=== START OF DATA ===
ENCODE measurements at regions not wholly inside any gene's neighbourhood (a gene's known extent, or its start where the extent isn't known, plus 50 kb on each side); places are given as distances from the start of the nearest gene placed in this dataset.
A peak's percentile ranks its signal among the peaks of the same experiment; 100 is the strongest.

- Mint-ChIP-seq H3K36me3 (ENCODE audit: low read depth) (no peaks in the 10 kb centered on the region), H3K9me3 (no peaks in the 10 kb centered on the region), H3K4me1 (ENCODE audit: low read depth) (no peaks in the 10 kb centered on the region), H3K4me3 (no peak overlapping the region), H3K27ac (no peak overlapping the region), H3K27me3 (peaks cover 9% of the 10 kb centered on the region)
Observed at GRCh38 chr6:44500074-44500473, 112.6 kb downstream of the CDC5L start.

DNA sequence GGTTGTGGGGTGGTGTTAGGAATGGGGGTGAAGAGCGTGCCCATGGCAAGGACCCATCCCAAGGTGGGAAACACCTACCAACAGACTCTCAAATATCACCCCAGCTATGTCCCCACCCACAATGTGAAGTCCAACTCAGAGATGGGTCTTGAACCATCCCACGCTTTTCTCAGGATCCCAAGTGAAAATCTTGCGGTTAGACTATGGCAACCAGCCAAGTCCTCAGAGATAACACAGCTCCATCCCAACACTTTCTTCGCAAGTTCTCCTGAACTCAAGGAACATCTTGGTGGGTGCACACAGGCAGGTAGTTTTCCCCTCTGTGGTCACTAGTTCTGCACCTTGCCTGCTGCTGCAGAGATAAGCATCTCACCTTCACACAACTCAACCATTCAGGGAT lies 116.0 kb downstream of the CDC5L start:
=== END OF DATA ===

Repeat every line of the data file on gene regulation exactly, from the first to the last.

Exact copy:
ENCODE measurements at regions not wholly inside any gene's neighbourhood (a gene's known extent, or its start where the extent isn't known, plus 50 kb on each side); places are given as distances from the start of the nearest gene placed in this dataset.
A peak's percentile ranks its signal among the peaks of the same experiment; 100 is the strongest.

- Mint-ChIP-seq H3K36me3 (ENCODE audit: low read depth) (no peaks in the 10 kb centered on the region), H3K9me3 (no peaks in the 10 kb centered on the region), H3K4me1 (ENCODE audit: low read depth) (no peaks in the 10 kb centered on the region), H3K4me3 (no peak overlapping the region), H3K27ac (no peak overlapping the region), H3K27me3 (peaks cover 9% of the 10 kb centered on the region)
Observed at GRCh38 chr6:44500074-44500473, 112.6 kb downstream of the CDC5L start.

DNA sequence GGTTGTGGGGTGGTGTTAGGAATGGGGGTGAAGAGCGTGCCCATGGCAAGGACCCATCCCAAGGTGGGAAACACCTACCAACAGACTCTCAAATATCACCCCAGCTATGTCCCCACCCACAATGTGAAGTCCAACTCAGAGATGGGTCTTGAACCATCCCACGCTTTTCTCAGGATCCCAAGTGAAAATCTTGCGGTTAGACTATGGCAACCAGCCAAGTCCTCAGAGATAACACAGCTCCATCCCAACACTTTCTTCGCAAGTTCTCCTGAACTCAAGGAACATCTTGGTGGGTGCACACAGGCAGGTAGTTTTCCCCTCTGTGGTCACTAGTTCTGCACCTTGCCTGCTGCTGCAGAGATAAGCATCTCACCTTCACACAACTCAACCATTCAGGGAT lies 116.0 kb downstream of the CDC5L start: